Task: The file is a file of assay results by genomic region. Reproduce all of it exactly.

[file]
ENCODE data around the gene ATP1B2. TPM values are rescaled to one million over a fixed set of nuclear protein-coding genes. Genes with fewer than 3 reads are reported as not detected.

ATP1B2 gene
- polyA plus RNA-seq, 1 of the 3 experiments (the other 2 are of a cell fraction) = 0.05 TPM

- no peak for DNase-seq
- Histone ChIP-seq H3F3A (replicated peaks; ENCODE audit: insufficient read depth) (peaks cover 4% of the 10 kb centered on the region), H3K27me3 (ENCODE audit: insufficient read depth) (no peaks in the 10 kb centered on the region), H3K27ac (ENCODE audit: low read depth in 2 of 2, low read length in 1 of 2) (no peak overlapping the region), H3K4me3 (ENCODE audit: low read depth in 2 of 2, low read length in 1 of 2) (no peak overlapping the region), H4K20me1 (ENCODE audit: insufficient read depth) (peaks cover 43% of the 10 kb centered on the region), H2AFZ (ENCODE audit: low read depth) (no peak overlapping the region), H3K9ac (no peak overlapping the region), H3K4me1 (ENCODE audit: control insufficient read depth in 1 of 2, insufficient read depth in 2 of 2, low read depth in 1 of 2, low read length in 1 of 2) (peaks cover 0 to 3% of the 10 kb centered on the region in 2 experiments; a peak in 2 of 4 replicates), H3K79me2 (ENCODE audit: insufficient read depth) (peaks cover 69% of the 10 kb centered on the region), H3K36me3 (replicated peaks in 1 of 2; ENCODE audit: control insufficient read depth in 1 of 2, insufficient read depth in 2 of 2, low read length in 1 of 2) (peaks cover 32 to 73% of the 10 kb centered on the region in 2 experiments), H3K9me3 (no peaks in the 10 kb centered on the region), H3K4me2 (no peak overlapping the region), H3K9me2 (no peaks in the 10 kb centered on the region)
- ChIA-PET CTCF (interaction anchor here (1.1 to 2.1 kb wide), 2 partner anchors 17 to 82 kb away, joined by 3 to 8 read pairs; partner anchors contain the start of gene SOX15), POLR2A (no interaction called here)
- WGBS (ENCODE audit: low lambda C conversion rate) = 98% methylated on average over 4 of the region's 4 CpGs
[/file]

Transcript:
ENCODE data around the gene ATP1B2. TPM values are rescaled to one million over a fixed set of nuclear protein-coding genes. Genes with fewer than 3 reads are reported as not detected.

ATP1B2 gene
- polyA plus RNA-seq, 1 of the 3 experiments (the other 2 are of a cell fraction) = 0.05 TPM

- no peak for DNase-seq
- Histone ChIP-seq H3F3A (replicated peaks; ENCODE audit: insufficient read depth) (peaks cover 4% of the 10 kb centered on the region), H3K27me3 (ENCODE audit: insufficient read depth) (no peaks in the 10 kb centered on the region), H3K27ac (ENCODE audit: low read depth in 2 of 2, low read length in 1 of 2) (no peak overlapping the region), H3K4me3 (ENCODE audit: low read depth in 2 of 2, low read length in 1 of 2) (no peak overlapping the region), H4K20me1 (ENCODE audit: insufficient read depth) (peaks cover 43% of the 10 kb centered on the region), H2AFZ (ENCODE audit: low read depth) (no peak overlapping the region), H3K9ac (no peak overlapping the region), H3K4me1 (ENCODE audit: control insufficient read depth in 1 of 2, insufficient read depth in 2 of 2, low read depth in 1 of 2, low read length in 1 of 2) (peaks cover 0 to 3% of the 10 kb centered on the region in 2 experiments; a peak in 2 of 4 replicates), H3K79me2 (ENCODE audit: insufficient read depth) (peaks cover 69% of the 10 kb centered on the region), H3K36me3 (replicated peaks in 1 of 2; ENCODE audit: control insufficient read depth in 1 of 2, insufficient read depth in 2 of 2, low read length in 1 of 2) (peaks cover 32 to 73% of the 10 kb centered on the region in 2 experiments), H3K9me3 (no peaks in the 10 kb centered on the region), H3K4me2 (no peak overlapping the region), H3K9me2 (no peaks in the 10 kb centered on the region)
- ChIA-PET CTCF (interaction anchor here (1.1 to 2.1 kb wide), 2 partner anchors 17 to 82 kb away, joined by 3 to 8 read pairs; partner anchors contain the start of gene SOX15), POLR2A (no interaction called here)
- WGBS (ENCODE audit: low lambda C conversion rate) = 98% methylated on average over 4 of the region's 4 CpGs